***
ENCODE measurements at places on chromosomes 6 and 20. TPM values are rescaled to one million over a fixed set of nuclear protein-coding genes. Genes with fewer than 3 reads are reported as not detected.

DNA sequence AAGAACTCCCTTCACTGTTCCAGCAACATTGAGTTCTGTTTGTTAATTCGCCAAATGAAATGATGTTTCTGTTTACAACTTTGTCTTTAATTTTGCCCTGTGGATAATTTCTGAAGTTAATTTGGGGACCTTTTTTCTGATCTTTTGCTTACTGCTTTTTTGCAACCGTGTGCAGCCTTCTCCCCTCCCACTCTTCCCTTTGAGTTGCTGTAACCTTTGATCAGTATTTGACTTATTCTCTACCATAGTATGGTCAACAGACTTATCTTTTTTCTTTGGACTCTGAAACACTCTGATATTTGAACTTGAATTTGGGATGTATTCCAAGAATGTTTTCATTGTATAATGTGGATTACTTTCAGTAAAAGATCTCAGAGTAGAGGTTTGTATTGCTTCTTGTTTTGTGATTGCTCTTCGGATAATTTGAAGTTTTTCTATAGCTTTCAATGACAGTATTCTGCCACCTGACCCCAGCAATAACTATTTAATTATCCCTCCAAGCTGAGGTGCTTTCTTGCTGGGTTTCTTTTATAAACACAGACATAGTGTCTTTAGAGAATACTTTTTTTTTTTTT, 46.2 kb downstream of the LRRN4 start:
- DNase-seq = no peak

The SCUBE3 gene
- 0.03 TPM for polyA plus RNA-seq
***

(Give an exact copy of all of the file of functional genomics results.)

ENCODE measurements at places on chromosomes 6 and 20. TPM values are rescaled to one million over a fixed set of nuclear protein-coding genes. Genes with fewer than 3 reads are reported as not detected.

DNA sequence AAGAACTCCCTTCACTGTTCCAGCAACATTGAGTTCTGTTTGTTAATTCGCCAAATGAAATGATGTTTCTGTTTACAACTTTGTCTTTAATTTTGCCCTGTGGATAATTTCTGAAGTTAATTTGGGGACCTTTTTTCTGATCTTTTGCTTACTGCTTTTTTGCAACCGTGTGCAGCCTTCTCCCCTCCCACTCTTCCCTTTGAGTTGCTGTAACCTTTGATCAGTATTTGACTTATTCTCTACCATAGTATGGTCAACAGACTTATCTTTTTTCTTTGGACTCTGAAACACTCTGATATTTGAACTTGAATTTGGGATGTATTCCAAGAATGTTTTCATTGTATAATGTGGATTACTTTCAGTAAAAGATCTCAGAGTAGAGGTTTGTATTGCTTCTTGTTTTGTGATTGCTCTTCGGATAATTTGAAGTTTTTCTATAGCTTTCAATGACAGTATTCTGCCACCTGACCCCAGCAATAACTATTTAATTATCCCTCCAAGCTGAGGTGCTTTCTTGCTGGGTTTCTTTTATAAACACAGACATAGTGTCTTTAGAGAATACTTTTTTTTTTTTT, 46.2 kb downstream of the LRRN4 start:
- DNase-seq = no peak

The SCUBE3 gene
- 0.03 TPM for polyA plus RNA-seq